Suzanne Potter/ California News Service
Tens of thousands of minimum-wage workers in California will be making an extra dollar an hour. The Golden State’s minimum-wage increased from $9 to $10 an hour on Jan. 1, But labor advocates plan to continue their push for $15 an hour.
Sean Wherley, senior communications specialist for the Service Employees International Union’s United Healthcare Workers West, said $10 just doesn’t cut it.
“At $10 an hour, that’s less than $21,000 a year for a full-time worker,” he said. “That’s barely enough to cover for yourself, much less if you have children. Particularly in coastal areas, but even throughout rural areas, that’s not enough to get by.”
Two different branches of SEIU are promoting separate ballot measures next November. One would raise the hourly wage to $15 by 2020 and mandate six paid days off for illness. The other would raise the wage by the same amount by 2021.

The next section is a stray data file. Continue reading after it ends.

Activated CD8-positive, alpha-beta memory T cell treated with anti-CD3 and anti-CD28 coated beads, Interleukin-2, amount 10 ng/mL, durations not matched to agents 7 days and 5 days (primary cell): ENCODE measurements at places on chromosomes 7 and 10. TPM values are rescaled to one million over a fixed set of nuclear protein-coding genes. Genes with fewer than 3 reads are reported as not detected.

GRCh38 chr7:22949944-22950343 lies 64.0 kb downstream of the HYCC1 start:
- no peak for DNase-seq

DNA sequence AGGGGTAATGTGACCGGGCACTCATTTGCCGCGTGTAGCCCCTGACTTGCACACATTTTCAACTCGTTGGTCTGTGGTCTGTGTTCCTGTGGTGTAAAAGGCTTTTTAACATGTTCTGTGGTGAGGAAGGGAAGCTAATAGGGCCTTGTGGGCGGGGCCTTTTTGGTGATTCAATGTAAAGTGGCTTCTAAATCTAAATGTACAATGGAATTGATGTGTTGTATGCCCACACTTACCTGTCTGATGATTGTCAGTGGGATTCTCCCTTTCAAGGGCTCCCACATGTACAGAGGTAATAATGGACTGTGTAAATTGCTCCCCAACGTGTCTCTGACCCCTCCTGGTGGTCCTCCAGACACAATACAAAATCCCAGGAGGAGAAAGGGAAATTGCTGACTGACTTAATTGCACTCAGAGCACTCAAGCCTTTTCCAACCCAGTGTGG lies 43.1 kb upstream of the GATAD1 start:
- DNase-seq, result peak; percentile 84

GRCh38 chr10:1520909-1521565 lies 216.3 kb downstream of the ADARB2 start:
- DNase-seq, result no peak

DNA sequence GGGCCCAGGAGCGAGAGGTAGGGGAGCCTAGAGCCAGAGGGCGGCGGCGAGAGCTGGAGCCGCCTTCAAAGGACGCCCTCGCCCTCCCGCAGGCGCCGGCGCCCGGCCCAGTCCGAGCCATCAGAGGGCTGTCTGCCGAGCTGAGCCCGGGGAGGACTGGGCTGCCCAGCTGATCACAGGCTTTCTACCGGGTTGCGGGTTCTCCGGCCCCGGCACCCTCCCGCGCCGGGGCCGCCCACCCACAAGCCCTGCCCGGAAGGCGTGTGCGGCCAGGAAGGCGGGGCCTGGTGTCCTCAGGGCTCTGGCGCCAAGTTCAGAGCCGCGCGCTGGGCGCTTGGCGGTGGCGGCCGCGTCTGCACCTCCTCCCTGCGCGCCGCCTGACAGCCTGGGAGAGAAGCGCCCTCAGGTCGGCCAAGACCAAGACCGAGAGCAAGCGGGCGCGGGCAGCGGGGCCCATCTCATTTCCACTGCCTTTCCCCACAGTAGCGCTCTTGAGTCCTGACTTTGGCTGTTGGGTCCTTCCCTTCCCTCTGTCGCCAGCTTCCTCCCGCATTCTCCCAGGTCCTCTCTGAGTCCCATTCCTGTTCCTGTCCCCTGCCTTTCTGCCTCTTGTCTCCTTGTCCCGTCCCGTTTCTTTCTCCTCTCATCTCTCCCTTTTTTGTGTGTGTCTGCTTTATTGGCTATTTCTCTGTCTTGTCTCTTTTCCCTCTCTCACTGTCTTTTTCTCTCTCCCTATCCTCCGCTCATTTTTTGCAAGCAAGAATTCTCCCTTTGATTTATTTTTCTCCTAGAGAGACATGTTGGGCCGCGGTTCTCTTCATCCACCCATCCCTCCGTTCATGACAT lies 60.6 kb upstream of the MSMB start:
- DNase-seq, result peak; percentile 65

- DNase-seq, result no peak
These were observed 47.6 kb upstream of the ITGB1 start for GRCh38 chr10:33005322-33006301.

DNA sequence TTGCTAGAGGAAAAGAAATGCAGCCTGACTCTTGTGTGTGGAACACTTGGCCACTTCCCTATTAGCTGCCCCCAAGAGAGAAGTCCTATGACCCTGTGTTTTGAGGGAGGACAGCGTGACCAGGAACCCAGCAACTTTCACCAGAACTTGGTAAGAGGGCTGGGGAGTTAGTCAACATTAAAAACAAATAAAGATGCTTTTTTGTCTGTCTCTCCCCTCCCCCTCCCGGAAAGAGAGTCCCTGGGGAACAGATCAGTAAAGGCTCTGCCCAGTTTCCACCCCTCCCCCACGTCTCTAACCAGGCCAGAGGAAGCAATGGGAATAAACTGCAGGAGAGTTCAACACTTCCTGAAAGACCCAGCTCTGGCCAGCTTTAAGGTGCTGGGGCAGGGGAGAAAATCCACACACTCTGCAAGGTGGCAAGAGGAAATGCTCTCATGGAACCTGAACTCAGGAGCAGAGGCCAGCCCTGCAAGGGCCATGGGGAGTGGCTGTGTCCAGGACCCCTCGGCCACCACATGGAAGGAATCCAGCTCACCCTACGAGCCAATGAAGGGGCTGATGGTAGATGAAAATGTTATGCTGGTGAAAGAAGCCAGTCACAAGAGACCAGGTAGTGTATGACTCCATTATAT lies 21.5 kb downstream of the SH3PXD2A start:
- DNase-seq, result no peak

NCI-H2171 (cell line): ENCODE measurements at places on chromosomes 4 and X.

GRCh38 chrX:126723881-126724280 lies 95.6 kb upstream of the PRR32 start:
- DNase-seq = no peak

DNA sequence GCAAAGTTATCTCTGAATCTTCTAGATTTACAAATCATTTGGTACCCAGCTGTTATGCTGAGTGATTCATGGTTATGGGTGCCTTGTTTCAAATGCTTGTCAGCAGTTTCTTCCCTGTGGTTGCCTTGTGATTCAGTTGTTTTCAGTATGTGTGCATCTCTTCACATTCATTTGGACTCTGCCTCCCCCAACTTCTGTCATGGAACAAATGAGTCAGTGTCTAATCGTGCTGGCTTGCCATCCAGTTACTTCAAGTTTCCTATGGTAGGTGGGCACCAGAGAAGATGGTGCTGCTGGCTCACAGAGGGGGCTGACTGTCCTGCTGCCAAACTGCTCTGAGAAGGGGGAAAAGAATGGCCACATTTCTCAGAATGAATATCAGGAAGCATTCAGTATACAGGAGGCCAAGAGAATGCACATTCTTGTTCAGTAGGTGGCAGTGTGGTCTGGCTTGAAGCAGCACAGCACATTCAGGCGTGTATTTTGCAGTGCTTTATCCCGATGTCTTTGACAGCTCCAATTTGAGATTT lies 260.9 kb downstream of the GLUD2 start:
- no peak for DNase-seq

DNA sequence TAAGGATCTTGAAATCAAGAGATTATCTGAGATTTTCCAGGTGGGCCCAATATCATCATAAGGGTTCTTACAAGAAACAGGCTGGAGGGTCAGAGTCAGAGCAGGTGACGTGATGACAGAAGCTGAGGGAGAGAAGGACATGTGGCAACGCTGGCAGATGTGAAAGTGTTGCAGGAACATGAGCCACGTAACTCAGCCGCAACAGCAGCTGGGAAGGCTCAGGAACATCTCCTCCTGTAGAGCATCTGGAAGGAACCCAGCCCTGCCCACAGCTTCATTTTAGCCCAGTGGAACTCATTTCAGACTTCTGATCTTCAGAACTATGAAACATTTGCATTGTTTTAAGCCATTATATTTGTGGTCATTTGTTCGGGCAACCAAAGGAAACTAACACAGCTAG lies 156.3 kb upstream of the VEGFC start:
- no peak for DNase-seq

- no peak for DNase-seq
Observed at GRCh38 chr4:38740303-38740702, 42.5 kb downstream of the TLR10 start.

Critics of these measures have said they’d raise costs for small businesses and lead them to cut hours or jobs. Wherley countered that workers will have more money to spend, which benefits the economy overall. He said a statewide measure would level the playing field between cities.
“This is going to be uniformly applied, so no city can claim that one has an advantage over the other,” he said. “This is what is going to lift people into a better existence, one where they can provide for themselves and their families.”
San Francisco and Los Angeles already have passed $15 minimum hourly wages that go into effect in 2018 and 2020, respectively. The national minimum wage is $7.25 an hour.
More information on existing minimum-wage laws is online at dir.ca.gov.